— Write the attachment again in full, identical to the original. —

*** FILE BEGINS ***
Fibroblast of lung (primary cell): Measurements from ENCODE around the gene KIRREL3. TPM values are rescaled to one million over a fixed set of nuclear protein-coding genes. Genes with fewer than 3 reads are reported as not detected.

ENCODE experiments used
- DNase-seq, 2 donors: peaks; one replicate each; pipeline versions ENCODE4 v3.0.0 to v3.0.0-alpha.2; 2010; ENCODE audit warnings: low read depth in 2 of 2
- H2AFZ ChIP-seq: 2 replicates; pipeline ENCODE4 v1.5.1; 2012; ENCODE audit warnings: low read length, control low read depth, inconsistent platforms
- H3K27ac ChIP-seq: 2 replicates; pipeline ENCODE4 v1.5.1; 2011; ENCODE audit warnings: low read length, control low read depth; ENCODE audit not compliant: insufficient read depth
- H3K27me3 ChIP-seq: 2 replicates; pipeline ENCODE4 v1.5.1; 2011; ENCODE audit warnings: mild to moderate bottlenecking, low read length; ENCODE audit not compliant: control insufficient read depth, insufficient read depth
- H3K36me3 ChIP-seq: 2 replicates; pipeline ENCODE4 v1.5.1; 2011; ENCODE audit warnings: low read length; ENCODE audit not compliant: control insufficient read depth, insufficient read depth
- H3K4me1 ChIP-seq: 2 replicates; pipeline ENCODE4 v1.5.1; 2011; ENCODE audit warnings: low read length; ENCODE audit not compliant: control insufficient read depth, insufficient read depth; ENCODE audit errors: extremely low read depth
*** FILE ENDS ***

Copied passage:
Fibroblast of lung (primary cell): Measurements from ENCODE around the gene KIRREL3. TPM values are rescaled to one million over a fixed set of nuclear protein-coding genes. Genes with fewer than 3 reads are reported as not detected.

ENCODE experiments used
- DNase-seq, 2 donors: peaks; one replicate each; pipeline versions ENCODE4 v3.0.0 to v3.0.0-alpha.2; 2010; ENCODE audit warnings: low read depth in 2 of 2
- H2AFZ ChIP-seq: 2 replicates; pipeline ENCODE4 v1.5.1; 2012; ENCODE audit warnings: low read length, control low read depth, inconsistent platforms
- H3K27ac ChIP-seq: 2 replicates; pipeline ENCODE4 v1.5.1; 2011; ENCODE audit warnings: low read length, control low read depth; ENCODE audit not compliant: insufficient read depth
- H3K27me3 ChIP-seq: 2 replicates; pipeline ENCODE4 v1.5.1; 2011; ENCODE audit warnings: mild to moderate bottlenecking, low read length; ENCODE audit not compliant: control insufficient read depth, insufficient read depth
- H3K36me3 ChIP-seq: 2 replicates; pipeline ENCODE4 v1.5.1; 2011; ENCODE audit warnings: low read length; ENCODE audit not compliant: control insufficient read depth, insufficient read depth
- H3K4me1 ChIP-seq: 2 replicates; pipeline ENCODE4 v1.5.1; 2011; ENCODE audit warnings: low read length; ENCODE audit not compliant: control insufficient read depth, insufficient read depth; ENCODE audit errors: extremely low read depth